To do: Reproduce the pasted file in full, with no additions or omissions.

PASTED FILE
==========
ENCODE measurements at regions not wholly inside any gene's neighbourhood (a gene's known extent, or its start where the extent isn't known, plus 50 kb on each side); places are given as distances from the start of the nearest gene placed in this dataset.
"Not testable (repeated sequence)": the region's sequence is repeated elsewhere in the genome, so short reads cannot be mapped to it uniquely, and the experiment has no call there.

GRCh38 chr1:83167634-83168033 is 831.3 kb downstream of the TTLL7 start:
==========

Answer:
ENCODE measurements at regions not wholly inside any gene's neighbourhood (a gene's known extent, or its start where the extent isn't known, plus 50 kb on each side); places are given as distances from the start of the nearest gene placed in this dataset.
"Not testable (repeated sequence)": the region's sequence is repeated elsewhere in the genome, so short reads cannot be mapped to it uniquely, and the experiment has no call there.

GRCh38 chr1:83167634-83168033 is 831.3 kb downstream of the TTLL7 start: